William Shakespeare Basically Invented Mum Jokes

The Bard of Avon was the Jimmy Carr of his day. Minus that f**king laugh.

William Shakespeare.

Mum jokes. Jesus Christ, mum jokes. The laziest of comebacks, yet also a dark artform so many of us have turned to in a moment of banter-led madness.

In America, they are often termed “yo mama” jokes. They are the same as “your mum” jokes though, in that someone usually cracks wise with a gag where the punchline sees them infer your mum is fat, dumb, drunk or that they had intercourse with them.

Make no mistake: this is the lowest form of wit. It’s not even remotely clever but that hasn’t stopped it from becoming a go-to comeback for even the sharpest of minds – and Jimmy Carr for that matter.

It’s a sorry state of affairs, but if you are looking to blame anyone for the rise of the mum joke, you need look no further than the original Bard himself, Bill Shakespeare.

While evidence exists that early mum jokes were being cracked as far back as 3,500 BCE, the reality is that it was Shakespeare who helped popularised the “art form.”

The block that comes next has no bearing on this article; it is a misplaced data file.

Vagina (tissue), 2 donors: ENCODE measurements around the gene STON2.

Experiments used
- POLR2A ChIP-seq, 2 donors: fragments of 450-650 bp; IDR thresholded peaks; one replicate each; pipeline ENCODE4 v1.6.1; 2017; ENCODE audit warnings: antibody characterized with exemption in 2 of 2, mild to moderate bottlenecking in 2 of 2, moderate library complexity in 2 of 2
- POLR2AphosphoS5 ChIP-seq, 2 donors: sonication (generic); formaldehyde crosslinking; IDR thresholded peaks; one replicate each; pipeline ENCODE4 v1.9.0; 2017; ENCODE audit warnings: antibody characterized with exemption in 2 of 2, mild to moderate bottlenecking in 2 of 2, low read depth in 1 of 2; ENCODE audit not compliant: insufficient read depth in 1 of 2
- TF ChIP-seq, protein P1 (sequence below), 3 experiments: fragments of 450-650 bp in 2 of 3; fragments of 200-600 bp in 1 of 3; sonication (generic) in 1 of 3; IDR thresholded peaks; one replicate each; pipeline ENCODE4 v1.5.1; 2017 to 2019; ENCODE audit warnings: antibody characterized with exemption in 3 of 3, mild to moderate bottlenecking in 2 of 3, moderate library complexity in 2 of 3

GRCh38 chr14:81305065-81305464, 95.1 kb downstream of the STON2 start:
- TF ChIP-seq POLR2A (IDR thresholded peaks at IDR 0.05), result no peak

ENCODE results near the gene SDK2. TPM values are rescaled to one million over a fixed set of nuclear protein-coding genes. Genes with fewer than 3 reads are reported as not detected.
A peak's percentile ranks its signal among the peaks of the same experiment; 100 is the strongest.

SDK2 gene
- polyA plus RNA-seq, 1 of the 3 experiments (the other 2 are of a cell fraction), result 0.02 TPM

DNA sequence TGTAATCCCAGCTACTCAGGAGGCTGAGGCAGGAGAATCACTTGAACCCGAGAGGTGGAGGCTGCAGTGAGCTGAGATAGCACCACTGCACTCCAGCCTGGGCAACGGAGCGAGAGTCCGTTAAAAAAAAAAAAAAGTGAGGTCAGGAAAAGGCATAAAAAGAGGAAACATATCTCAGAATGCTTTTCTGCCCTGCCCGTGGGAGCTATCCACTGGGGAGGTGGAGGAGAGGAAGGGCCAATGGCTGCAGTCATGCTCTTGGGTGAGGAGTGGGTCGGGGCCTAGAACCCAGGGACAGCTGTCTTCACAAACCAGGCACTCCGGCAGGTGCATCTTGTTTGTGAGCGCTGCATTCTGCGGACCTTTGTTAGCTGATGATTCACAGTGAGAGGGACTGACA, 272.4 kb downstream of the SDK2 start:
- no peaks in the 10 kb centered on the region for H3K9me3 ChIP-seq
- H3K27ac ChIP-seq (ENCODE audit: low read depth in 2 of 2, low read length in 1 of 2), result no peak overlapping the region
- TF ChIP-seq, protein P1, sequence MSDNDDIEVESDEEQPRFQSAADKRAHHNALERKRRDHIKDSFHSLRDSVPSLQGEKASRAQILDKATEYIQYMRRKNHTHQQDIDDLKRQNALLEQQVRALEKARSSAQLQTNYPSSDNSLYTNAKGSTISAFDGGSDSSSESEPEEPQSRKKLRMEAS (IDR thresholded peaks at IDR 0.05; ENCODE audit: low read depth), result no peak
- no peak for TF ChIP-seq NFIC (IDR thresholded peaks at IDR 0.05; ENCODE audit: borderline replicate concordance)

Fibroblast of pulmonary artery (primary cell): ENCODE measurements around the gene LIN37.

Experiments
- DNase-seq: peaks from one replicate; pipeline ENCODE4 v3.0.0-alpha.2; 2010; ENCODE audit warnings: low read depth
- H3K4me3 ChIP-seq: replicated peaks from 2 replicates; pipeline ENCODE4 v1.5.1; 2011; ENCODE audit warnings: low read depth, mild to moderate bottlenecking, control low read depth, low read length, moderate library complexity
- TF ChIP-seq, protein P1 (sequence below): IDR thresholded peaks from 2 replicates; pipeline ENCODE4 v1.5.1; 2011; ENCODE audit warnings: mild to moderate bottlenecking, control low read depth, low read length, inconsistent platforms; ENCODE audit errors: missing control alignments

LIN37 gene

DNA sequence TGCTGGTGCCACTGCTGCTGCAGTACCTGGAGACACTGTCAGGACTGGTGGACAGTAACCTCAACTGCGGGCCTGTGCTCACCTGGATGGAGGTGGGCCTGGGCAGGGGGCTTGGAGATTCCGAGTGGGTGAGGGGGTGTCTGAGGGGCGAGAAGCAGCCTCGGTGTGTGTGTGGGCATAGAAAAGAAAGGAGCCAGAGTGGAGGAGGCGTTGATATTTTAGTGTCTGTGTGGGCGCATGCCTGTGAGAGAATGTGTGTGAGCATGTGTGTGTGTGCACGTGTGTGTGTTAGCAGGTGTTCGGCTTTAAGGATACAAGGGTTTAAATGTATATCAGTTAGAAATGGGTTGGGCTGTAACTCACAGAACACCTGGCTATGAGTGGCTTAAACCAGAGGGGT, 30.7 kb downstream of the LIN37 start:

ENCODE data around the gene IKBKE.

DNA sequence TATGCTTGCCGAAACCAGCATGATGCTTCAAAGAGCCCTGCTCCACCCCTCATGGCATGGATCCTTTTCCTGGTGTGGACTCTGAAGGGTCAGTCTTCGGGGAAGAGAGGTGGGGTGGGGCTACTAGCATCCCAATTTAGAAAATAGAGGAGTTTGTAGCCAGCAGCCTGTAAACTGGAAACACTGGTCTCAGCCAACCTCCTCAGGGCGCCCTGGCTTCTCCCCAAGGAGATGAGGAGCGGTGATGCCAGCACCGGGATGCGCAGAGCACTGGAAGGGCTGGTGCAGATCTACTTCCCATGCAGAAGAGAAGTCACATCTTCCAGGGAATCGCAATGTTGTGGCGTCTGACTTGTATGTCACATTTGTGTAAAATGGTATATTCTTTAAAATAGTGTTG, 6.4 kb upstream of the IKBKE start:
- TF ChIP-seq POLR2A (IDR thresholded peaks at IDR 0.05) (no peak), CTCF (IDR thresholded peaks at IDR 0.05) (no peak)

It’s all thanks to one brief exchange from Titus Andronicus, possibly Shakespeare’s most controversial play.

Among his bloodiest tragedies, the play is best known for featuring a scene in which one character eats a pie containing the slain bodies of his family. It’s pretty heavy.

In any case, the play also boasts arguably the first widely published mum joke in history, which goes as follows:

Demetrius: “Villain, what hast thou done?”
Aaron: “That which thou canst not undo.”
Chiron: “Thou hast undone our mother.”
Aaron: “Villain, I have done thy mother.”

It’s unclear whether audiences truly embraced the power of the mum joke all those centuries ago, but this particular type of comedy continued to pop up in the decades and centuries since, eventually reaching peak popularity in the 1990s.

Shakespeare popularised a lot of well-known phrases used in normal conversation today.

Stuff like “as good luck would have it” and “break the ice” are just a couple of the phrases to feature in Shakespeare plays from all that time ago.

But the fact remains: without Shakespeare, we probably wouldn’t have so many mum jokes floating around. Heck, we may not even have had Jimmy Carr. So blame Bill for that.

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Loaded staff writer Jack Beresford has produced content for Lad Bible, Axonn Media and a variety of online sports and news media outlets.